We’ve all done it. We’ve all been there.
We stop whatever we’re doing and stare at a friend’s Instagram photo, thinking to ourselves, “I wish I had that.” Suddenly, whatever “that” is becomes internalized as something we must attain in order to feel good about ourselves. Sometimes, we focus on a person we admire who’d we’d like to be. Other times, it’s a relationship we wish we had. And then we share our desires with the world by reposting an image along with the hashtag #RelationshipGoals, #Goals, #LifeGoals, #BodyGoals…the list goes on.
What we don’t realize is that we’re slowly destroying our confidence in who we are as children of God. Whether you realize you’re doing it or not, comparing yourself to others is the greatest thief of joy—joy in who we are, joy in who God made us to be; the very same “us” that is so delightfully and wonderfully made in His image.
But it’s hard not to be fixated on what you think you lack, because we’re simply DROWNING in content thanks to an ever-expanding Internet.
Each time you browse Facebook, Pinterest, Instagram, Snapchat, Twitter or Tumblr—you’re bombarded. Never in the history of the world have humans encountered this much information. Our brains simply can’t process everything, so we focus on the things we can relate to…and that can be dangerous. Girls, for example, become fixated on the lives of other girls—girls that have something they don’t. All without realizing that they’re staring down a two-way street.
“Do your own work well, and then you will have something to be proud of. But don’t compare yourself with others.” Galatians 6:4
Now, we can throw Scripture at you all day concerning this very harmful disease, but that’s not quite enough. It’s never enough. Because the moment you stray from this article you’re going to shift your attention to your newsfeed. There, you will undoubtedly see a friend and her boyfriend enjoying an amazing dinner and it will make you wish that you were her, and that you had a boyfriend to take Instagram photos with. So you tell yourself that you’ll work towards that moment. That all you need is to drop a couple of pounds, play with your hair color and maybe splurge on a new outfit—then you’ll have earned a seat at that table.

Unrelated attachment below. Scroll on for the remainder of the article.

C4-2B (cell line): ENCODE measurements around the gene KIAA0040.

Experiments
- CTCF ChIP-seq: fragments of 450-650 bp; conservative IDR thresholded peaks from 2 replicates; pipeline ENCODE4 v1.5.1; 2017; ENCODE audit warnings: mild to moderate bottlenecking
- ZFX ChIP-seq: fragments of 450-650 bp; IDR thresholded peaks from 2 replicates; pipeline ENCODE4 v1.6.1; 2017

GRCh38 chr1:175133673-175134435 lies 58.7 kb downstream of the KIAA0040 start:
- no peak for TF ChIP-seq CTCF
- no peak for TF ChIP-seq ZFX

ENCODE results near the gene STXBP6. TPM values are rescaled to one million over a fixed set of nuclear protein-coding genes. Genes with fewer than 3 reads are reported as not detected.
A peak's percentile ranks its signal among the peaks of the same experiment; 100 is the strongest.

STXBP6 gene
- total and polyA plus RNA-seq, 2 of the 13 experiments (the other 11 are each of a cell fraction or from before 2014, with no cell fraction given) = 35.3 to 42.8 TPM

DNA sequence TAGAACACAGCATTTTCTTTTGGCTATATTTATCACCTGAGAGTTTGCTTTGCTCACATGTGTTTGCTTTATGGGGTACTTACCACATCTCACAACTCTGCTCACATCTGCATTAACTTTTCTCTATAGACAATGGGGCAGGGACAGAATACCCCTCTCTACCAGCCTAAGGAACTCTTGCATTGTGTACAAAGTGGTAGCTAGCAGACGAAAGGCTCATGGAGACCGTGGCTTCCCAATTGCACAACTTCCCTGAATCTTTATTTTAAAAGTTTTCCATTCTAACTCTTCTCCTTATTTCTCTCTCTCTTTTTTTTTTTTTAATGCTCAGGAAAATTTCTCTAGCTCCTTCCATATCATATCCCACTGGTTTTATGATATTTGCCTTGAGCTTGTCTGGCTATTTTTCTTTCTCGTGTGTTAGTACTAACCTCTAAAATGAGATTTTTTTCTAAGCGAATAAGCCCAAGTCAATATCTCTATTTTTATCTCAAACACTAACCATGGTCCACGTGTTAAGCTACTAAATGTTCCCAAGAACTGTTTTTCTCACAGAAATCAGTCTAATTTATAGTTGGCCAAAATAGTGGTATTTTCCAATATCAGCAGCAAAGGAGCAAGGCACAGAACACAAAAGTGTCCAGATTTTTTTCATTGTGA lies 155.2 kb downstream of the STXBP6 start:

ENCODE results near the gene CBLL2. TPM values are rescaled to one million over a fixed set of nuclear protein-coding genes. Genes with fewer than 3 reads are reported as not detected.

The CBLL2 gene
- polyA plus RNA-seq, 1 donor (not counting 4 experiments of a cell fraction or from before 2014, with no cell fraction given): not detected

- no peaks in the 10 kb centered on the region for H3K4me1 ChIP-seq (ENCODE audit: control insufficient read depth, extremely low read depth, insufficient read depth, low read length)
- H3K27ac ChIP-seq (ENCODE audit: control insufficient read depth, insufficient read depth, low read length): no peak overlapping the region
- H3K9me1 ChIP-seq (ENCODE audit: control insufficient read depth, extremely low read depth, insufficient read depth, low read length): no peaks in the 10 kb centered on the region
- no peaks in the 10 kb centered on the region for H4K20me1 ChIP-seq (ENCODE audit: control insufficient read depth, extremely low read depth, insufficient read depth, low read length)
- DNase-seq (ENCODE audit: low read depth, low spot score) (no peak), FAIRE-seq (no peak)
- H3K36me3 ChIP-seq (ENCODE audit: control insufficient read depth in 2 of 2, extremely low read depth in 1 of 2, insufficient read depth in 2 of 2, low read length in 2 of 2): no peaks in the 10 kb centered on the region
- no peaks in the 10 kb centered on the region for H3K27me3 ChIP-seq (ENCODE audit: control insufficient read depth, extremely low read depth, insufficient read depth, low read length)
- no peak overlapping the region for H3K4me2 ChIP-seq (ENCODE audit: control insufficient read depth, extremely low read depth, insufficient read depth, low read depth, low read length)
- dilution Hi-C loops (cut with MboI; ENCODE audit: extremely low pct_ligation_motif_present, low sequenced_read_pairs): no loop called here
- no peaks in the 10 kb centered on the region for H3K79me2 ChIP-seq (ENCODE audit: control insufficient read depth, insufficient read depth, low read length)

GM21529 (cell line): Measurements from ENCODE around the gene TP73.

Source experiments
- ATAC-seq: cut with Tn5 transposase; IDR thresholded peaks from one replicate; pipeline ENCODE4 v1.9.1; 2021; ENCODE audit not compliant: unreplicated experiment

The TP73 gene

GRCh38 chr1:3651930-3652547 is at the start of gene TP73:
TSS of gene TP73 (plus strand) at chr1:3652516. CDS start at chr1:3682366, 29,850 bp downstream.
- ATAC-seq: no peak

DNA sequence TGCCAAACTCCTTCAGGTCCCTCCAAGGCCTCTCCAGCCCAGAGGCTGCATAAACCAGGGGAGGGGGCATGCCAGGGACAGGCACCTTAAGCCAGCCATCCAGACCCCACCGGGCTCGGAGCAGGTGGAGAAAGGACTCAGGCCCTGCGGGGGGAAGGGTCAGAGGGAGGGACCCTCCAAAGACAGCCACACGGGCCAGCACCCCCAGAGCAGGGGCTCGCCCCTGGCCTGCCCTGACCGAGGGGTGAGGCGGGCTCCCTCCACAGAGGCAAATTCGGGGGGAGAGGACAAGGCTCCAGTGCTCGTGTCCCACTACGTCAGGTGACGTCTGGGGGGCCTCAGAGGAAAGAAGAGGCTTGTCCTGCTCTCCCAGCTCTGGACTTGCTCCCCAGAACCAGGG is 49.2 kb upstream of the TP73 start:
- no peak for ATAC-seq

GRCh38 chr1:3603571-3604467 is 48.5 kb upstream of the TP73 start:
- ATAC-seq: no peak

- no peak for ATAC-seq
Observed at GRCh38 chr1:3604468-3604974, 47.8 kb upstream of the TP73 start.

Our brains can’t handle it. We struggle to consciously separate our lives from “theirs” because we’ve all become so intertwined—just think about all the photos or status updates you post weekly, daily, hourly…
Our society has become so obsessed with sharing whats “ours” and absorbing what’s “theirs” that guests will attend an event simply because it’s a “cool” photo opportunity. I bet you’ve done it—we all have. It’s all rooted in that feeling of being accepted, that feeling of being loved and admired.
And it has to stop.
Are you even enjoying yourself? Are you even living?
Maybe all we need is a little more self-control and gratitude for what we do have. Maybe all we need is to recognize that our worth isn’t defined by the events we go to, the #RelationshipGoals we have or the length of our hair—our worth is in Christ and Christ alone.
At Project Inspired, we’ll sometimes make light of topics like relationship goals because we’re aiming for a laugh. We see your comments, and some have prompted us to reconsider these posts. Clearly, we’re guilty of it, too. Our team struggles with this just as much as you. Ultimately, we all need to hold each other accountable.
When you see yourself pausing to look at a friend’s photo of their amazingly awesome day, just be happy for them—don’t dwell on the fact that you’re not doing that, too. Instead, plan your own trip, and do it because you want to enjoy and experience life. Don’t settle for a FOMO existence—live a Godly life.
Live the life YOU want—a life in which you are loving others for who they are and a life in which you love yourself—the beautiful and awesome woman that God made you to be.